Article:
Torrance, CA — A former Torrance police officer, Zachary Bazilius, has been awarded two million dollars straight from the taxpayers pockets after he alleges he was tased by his supervisor during roll call one morning.
The settlement comes after the state already shelled out over $600,000 in defense costs related to the incident.
The officer claims he was shot with the taser, and alleges he was left with permanent back injuries, a claim the other side has disputed.
Mayor Patrick Furey has stated that he does not believe Bazilius was ever hit with electricity and simply lurched forward after being startled, causing the injury.
“It’s my understanding that he wasn’t. .. He heard the noise, and the noise startled him. And that caused him to lurch forward and hurt his back,” Furey said.
The mayor has described the payout as a “business decision” after already having invested so much money into the defense. The officer who deployed the taser, was barely disciplined and remains on the force.
“It annoys me sometimes that we spend this kind of money and the ramifications aren’t worse for the officer,” Former councilman Tom Brewer told CBS.
It is unfortunate when anyone is a victim of brutality, even when the victim is behind that thin blue line themselves. Police on police brutality is a trend we here at The Free Thought Project have been paying close attention to, and which seems to be happening more frequently than you may think. In fact, every cop killer this year has been identified as a cop themselves.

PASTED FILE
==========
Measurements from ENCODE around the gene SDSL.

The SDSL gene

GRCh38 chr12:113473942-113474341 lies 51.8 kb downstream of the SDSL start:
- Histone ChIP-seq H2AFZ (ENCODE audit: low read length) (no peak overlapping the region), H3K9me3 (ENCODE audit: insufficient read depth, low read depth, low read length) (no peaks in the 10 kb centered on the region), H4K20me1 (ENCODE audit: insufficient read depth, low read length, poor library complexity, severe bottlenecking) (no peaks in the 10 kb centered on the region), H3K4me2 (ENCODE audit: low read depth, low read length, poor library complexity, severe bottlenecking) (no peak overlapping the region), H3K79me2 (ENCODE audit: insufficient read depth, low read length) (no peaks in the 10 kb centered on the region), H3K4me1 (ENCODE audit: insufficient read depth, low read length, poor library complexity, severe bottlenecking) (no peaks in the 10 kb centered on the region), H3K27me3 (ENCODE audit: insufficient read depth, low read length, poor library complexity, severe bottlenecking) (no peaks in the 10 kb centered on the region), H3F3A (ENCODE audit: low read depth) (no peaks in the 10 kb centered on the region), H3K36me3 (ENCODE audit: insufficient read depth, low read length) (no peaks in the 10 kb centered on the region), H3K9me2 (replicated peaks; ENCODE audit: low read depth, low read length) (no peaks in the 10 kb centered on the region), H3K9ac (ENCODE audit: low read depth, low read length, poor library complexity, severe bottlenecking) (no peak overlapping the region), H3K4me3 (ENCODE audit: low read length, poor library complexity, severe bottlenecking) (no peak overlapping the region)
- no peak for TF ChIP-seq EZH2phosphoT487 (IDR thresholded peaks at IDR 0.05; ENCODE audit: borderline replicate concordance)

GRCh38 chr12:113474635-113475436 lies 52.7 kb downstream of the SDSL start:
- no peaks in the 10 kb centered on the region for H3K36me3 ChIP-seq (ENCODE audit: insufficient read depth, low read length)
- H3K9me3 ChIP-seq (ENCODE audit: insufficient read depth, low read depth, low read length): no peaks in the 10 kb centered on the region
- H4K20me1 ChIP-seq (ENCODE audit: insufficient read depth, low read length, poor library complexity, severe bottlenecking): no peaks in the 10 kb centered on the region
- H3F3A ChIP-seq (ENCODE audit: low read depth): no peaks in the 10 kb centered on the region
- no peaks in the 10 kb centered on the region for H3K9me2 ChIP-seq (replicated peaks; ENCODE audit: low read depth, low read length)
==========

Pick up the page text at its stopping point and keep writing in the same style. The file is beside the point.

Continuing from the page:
It is interesting, however, how much more an officer’s back pain is worth than other more extreme cases of brutality.
Earlier this week, we reported on Edward Jones, who was shot by a Highway Patrol trooper while he had his hands up. He will be receiving a $300,000 settlement from the state of South Carolina.
Jake Twombly, who was brutally beaten by an officer while handcuffed, for no reason- on his wedding day, received $75,000 from the state of Iowa.
Timothy Russell and Malissa Williams were driving near downtown Cleveland on November 29, 2012, when Russell’s car backfired. Police in the area apparently mistook the sound for gunfire and gave chase. Ultimately 13 officers fired 137 rounds into the car, killing them both. Their lives were each worth less than this officer’s back, with 1.5 million being paid to each of their families.